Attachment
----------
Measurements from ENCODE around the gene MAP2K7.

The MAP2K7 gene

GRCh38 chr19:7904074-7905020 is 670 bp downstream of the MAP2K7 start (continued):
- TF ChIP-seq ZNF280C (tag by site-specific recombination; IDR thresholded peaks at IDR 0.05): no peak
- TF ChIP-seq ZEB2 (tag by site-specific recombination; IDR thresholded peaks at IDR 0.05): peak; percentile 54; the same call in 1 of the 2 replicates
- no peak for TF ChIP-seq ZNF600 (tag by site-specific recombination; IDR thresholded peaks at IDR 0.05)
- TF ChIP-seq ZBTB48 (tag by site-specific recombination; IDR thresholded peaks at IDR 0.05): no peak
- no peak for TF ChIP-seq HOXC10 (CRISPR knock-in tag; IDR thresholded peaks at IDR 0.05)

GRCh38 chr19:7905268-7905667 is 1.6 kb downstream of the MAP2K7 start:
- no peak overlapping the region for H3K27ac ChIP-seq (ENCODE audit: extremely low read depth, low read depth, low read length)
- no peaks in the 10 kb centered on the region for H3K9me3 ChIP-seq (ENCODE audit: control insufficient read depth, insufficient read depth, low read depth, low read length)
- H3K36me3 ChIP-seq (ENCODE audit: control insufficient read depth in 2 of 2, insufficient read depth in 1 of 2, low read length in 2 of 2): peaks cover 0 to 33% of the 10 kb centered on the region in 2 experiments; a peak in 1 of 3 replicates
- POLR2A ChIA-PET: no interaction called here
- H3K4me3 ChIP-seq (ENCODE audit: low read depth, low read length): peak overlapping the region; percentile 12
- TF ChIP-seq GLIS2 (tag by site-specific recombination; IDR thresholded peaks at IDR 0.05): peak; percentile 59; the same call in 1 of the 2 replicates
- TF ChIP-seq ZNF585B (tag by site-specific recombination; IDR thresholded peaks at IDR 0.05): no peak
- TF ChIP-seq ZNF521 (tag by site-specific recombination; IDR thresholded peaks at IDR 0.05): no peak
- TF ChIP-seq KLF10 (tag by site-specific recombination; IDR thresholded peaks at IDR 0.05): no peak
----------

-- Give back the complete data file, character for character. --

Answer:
Measurements from ENCODE around the gene MAP2K7.

The MAP2K7 gene

GRCh38 chr19:7904074-7905020 is 670 bp downstream of the MAP2K7 start (continued):
- TF ChIP-seq ZNF280C (tag by site-specific recombination; IDR thresholded peaks at IDR 0.05): no peak
- TF ChIP-seq ZEB2 (tag by site-specific recombination; IDR thresholded peaks at IDR 0.05): peak; percentile 54; the same call in 1 of the 2 replicates
- no peak for TF ChIP-seq ZNF600 (tag by site-specific recombination; IDR thresholded peaks at IDR 0.05)
- TF ChIP-seq ZBTB48 (tag by site-specific recombination; IDR thresholded peaks at IDR 0.05): no peak
- no peak for TF ChIP-seq HOXC10 (CRISPR knock-in tag; IDR thresholded peaks at IDR 0.05)

GRCh38 chr19:7905268-7905667 is 1.6 kb downstream of the MAP2K7 start:
- no peak overlapping the region for H3K27ac ChIP-seq (ENCODE audit: extremely low read depth, low read depth, low read length)
- no peaks in the 10 kb centered on the region for H3K9me3 ChIP-seq (ENCODE audit: control insufficient read depth, insufficient read depth, low read depth, low read length)
- H3K36me3 ChIP-seq (ENCODE audit: control insufficient read depth in 2 of 2, insufficient read depth in 1 of 2, low read length in 2 of 2): peaks cover 0 to 33% of the 10 kb centered on the region in 2 experiments; a peak in 1 of 3 replicates
- POLR2A ChIA-PET: no interaction called here
- H3K4me3 ChIP-seq (ENCODE audit: low read depth, low read length): peak overlapping the region; percentile 12
- TF ChIP-seq GLIS2 (tag by site-specific recombination; IDR thresholded peaks at IDR 0.05): peak; percentile 59; the same call in 1 of the 2 replicates
- TF ChIP-seq ZNF585B (tag by site-specific recombination; IDR thresholded peaks at IDR 0.05): no peak
- TF ChIP-seq ZNF521 (tag by site-specific recombination; IDR thresholded peaks at IDR 0.05): no peak
- TF ChIP-seq KLF10 (tag by site-specific recombination; IDR thresholded peaks at IDR 0.05): no peak